obamacare

South Florida Insurance Rates Will Be Among Lowest In State, Report Says

Sep 30, 2013
Carl Juste / MIAMI HERALD STAFF

Miami-Dade and Broward County residents who buy health insurance through federally run online marketplaces opening Tuesday will be paying some of the cheapest rates available in Florida, according to federal data released Wednesday.  

A report from the U.S. Department of Health and Human Services shows how many insurance issuers will be offering plans in each county, what tiers those plans will be on and how much the average resident would pay before tax credits in certain tiers.

The Affordable Care Act Marketplace opens October 1. Despite considerable opposition from some residents and lawmakers, Floridians will be able to shop online for health insurance and compare rates for different levels of coverage.

The Affordable Care Act (ACA) – also known as Obamacare - is for people who don’t have health insurance or those who buy insurance on their own instead of getting coverage through an employer.

On Tuesday, if all goes according to plan, the federal health law's marketplaces for individual health insurance are scheduled to open for business.

Nearly all Americans will be required to have health insurance starting Jan. 1, 2014, or else they'll be liable for a tax penalty.

PATRICIA BORNS / For Miami Herald

Broward County commissioners countermanded an order from the governor on Tuesday, throwing open its health department offices for meetings between the uninsured and trained Affordable Care Act advisers.

Governor Rick Scott had previously put the buildings off limits for Obamacare counseling, saying insurance seekers might become identity theft victims.

The Republican-controlled House has voted to keep the government funded but its "continuing resolution" comes with a poison pill to defund the Affordable Care Act that Democrats have vowed is dead on arrival in the Senate.

The nation's health spending will bump up next year as the Affordable Care Act expands insurance coverage to more Americans, and then will grow by an average of 6.2 percent a year over the next decade, according to projections by government actuaries.

That estimate is lower than the typical annual increases before the recession hit. Still, the actuaries forecast that in a decade the health care segment of the nation's economy will be larger than it is today, amounting to a fifth of the gross domestic product in 2022.

Under Fire, Feds Add Health Law Privacy Protections

Sep 19, 2013
PATRICIA BORNS / For Miami Herald

In the wake of criticism from Republicans including Florida Gov. Rick Scott, the Obama administration is beefing up security measures for data submitted to "navigators" by people seeking insurance under the federal health overhaul.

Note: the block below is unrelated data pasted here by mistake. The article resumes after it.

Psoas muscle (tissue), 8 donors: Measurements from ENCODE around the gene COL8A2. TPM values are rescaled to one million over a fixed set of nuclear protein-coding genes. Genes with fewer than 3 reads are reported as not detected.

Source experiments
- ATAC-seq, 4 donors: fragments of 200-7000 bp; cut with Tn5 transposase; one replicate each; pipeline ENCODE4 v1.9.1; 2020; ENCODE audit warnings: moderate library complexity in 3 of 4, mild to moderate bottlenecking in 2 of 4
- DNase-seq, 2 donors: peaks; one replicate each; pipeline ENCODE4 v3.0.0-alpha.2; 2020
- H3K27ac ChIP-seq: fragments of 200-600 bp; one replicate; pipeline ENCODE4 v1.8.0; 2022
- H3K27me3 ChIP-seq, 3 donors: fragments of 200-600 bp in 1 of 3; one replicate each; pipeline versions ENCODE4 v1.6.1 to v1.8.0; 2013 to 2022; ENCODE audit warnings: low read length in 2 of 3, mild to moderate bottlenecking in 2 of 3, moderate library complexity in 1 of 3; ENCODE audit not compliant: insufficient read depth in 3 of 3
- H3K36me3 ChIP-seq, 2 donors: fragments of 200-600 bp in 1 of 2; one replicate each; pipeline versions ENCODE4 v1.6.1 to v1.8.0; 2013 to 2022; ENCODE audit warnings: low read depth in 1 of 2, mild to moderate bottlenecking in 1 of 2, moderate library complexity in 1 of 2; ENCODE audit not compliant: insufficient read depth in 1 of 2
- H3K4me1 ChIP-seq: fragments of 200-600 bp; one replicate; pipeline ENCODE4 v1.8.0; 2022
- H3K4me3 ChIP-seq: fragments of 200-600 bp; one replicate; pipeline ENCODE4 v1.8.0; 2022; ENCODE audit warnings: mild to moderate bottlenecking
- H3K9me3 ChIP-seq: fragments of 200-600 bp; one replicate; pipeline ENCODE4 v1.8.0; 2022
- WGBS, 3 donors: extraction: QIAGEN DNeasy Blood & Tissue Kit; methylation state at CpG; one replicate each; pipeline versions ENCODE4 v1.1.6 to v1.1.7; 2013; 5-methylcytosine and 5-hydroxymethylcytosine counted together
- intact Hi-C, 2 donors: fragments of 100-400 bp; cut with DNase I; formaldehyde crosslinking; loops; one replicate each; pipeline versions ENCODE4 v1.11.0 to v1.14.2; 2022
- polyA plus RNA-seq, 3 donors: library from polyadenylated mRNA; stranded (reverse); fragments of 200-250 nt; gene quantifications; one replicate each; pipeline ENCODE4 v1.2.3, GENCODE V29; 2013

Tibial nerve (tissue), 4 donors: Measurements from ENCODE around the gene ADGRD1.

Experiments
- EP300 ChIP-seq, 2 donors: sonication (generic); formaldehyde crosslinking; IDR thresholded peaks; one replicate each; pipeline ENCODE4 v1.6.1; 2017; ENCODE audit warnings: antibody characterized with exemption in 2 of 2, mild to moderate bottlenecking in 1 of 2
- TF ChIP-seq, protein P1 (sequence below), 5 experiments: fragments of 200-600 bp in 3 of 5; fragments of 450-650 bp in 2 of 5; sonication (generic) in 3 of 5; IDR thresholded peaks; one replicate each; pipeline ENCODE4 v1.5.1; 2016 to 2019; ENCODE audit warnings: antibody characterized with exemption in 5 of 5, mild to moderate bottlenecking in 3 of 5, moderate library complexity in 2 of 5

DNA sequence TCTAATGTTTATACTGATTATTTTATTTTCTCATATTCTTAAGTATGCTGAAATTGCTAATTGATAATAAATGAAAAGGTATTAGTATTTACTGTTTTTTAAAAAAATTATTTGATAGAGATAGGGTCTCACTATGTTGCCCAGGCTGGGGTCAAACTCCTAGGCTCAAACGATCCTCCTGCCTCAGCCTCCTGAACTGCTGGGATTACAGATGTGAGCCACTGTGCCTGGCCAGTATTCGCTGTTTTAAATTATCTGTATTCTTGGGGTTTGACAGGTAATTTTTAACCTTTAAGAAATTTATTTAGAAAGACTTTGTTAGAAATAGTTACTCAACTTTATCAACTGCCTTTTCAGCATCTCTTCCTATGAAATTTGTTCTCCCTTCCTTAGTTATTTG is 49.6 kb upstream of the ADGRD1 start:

Sobel, Hudson Debate Obamacare Concerns Before Congress

Sep 19, 2013
news-press.com

Two Florida lawmakers --- one who supports the 2010 federal health-care law and one who opposes it --- testified in a congressional hearing about problems that states are confronting as a Oct. 1 deadline approaches for implementing a key part of the law known as Obamacare.

C.W. Griffin / Miami Herald Staff

Starting October first, Floridians will be able to buy health insurance through a government-run website—or “health insurance exchange”—where consumers can compare plans and prices.

Under the Affordable Care Act, most uninsured adults who don’t purchase insurance or aren’t covered by employers will have to pay a fine come tax time.

Health and Human Services Secretary Kathleen Sebelius held a panel on the Affordable Care Act at Miami-Dade College on Tuesday but getting the word out hasn’t been easy in Florida.

At a community center named for Florida civil rights pioneer Carrie Meek, a few dozen members of Miami's National Church of God gathered over the weekend for a tea party — and to hear from a special guest, Monica Rodriguez of Enroll America.

The organization is working to spread the word about the Affordable Care Act, the federal law that will let people without health insurance shop for coverage starting Oct. 1.

People who lose their jobs and the health insurance tied to them will have new coverage options when the Affordable Care Act's marketplaces open in October.

But consumer advocates are concerned many of these unemployed people may not realize this and lock themselves into pricier coverage than they need.

When the Affordable Care Act was working its way through Congress, Gary Lauer was nervous. Part of the bill sounded grim. It said people could buy required health coverage online, but only through websites run by state and federal governments.

"That was going to pretty much delete us from the landscape," he says.

Thousands of retirees covered by company health insurance plans will soon see their benefits shifted toward private health-insurance exchanges.

IBM and Time Warner announced the change last week. They’ll provide retirees money to buy Medicare Advantage or supplemental Medigap policies instead, part of a push by businesses to move away from the increasingly costly group-coverage model.

American Airlines may follow. Its parent company, AMR Corp., is seeking approval to make the change from a federal bankruptcy court judge.

A key part of the Affordable Care Act takes effect on Oct. 1. That's when Americans shopping for health insurance can begin enrolling in the program.

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